According to Matthew 4:17-23, Gospel message of Jesus was to repent from our sins for the Kingdom of God is at hand, the people would not have known what sin was if it weren't for the Law (Romans 7:7), so repenting from our disobedience to the Law is an integral part of what it means to believe the Gospel of Jesus. There one and only way that there has ever been to become justified is by grace through faith.



    I completely agree that we are not under the law, but are under grace, but Romans 6:14 specifies that the law that we are not under was one that sin had dominion over us. This perfectly fits Paul's description of the law of sin, but does not at all fit his description of God's holy, righteous, and good Law. If no longer being under God's law meant that sin no longer had dominion over us, then God's Law would be sin, but Paul said that God's Law is not sin, but reveals what sin is (Romans 7:7). Furthermore, would not make any sense to say in Romans 6:14-15 that we are not under God's Law, but that we are still required to refrain from doing what God's Law reveals to be sin. None of the surrounding context over verses 12-19 support us being free from having to obey God's instructions for how to do what is righteous and to refrain from sin, but just the opposite. So I see no grounds to think that Romans 6:14 is referring to God's Law, and it wouldn't make any sense to say that God was acting against His grace when He gave His Law, but rather it is the law of sin that we are not under when we are under grace.

    I agree, the goal of obeying the Law is a relationship with Christ for righteousness for everyone who has faith (Romans 10:4).
     
  14. Soyeong

    Soyeong Well-Known Member

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    Good day.

    If people under the Mosaic Covenant were under grace, then that does not represent a shift to us now being under grace in the New Covenant. Rather God has always been a God of grace (Exodus 34:6-7) and has showed His grace to people throughout the OT (Genesis 6:8-9) and shows His grace to us by teaching us to obey His Law (Psalms 119:29). According to Titus 2:11-14, our salvation involves being trained by grace to do what is godly, righteous, a good, and to refrain from doing what is ungodly and sinful, which is an accurate description of what God's Law was given to instruct how to do. According to Romans 1:5, we have received grace in order to bring about the obedience that faith requires. Strong's defines "grace" as "the divine influence upon the heart, and its reflection in the life" and when God's will is reflected in our lives, it straightforwardly takes the form of obedience to His commands.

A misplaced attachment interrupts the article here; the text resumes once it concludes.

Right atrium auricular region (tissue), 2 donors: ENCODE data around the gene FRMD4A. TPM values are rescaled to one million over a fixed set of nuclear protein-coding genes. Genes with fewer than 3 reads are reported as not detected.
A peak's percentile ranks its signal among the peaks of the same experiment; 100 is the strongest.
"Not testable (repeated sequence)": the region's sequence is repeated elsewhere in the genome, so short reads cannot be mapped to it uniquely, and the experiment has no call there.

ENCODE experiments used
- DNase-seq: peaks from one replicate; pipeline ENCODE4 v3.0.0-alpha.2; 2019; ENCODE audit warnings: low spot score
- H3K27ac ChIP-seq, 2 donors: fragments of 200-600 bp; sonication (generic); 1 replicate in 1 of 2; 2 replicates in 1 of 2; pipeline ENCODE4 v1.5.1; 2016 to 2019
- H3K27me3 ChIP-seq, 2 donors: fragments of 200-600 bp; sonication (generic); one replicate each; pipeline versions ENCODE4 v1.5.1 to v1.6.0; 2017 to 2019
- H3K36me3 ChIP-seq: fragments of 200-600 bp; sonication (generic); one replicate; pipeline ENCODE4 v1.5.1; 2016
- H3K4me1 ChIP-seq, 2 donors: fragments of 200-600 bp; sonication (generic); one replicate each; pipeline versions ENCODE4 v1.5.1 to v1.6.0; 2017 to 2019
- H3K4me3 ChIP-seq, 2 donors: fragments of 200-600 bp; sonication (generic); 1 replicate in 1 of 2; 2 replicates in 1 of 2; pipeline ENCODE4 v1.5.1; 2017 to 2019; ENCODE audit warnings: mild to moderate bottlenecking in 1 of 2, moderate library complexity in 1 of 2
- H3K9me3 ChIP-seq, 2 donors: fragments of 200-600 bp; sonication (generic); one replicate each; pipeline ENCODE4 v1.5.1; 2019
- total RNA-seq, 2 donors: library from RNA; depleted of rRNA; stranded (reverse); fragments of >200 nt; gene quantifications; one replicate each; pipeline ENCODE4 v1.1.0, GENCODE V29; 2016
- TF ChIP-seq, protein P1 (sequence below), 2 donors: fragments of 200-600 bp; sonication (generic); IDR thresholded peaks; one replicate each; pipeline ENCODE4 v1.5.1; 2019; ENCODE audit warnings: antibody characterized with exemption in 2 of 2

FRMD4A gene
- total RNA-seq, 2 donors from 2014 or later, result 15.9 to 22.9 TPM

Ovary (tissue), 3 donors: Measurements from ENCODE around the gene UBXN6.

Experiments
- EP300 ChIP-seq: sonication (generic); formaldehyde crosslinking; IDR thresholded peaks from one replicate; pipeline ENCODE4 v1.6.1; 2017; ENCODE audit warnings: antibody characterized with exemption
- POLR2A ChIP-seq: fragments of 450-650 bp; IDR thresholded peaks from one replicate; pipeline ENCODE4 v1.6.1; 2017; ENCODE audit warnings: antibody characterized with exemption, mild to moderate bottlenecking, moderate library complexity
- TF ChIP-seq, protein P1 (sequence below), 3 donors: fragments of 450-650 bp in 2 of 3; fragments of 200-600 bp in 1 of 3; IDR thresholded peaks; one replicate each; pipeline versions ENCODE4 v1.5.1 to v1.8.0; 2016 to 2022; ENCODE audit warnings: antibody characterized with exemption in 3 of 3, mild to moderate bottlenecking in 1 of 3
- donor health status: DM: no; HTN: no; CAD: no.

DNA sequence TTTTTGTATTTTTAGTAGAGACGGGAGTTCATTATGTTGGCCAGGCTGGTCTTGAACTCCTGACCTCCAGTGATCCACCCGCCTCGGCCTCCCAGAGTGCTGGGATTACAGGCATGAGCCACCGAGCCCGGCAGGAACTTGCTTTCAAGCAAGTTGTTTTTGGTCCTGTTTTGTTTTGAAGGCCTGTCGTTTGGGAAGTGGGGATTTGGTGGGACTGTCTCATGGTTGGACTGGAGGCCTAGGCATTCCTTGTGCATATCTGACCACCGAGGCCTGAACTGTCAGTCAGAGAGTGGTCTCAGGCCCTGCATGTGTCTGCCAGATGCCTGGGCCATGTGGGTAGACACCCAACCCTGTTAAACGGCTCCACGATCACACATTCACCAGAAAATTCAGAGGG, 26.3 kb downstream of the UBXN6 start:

The Law was ineffective in saving because it was never given for that purpose in the first place, but rather it was given as to those who had been saved as instructions for how we should therefore act. It was given to teach us how to walk in God's ways (Deuteronomy 10:12-13) in accordance with His attributes. Instruction for how to act in accordance with God's righteousness can't be nullified without first nullifying God's righteousness, but God's righteousness is eternal (Psalms 119:142), so therefore also are all of God's righteous laws (Psalms 119:160). The New Covenant is based on superior promises with a superior mediator, but it was not based upon superior laws because that would involve following a superior God with superior righteousness, but rather the New Covenant involves God putting His Law in our minds and writing in on our hearts so that we will obey it (Jeremiah 31:33).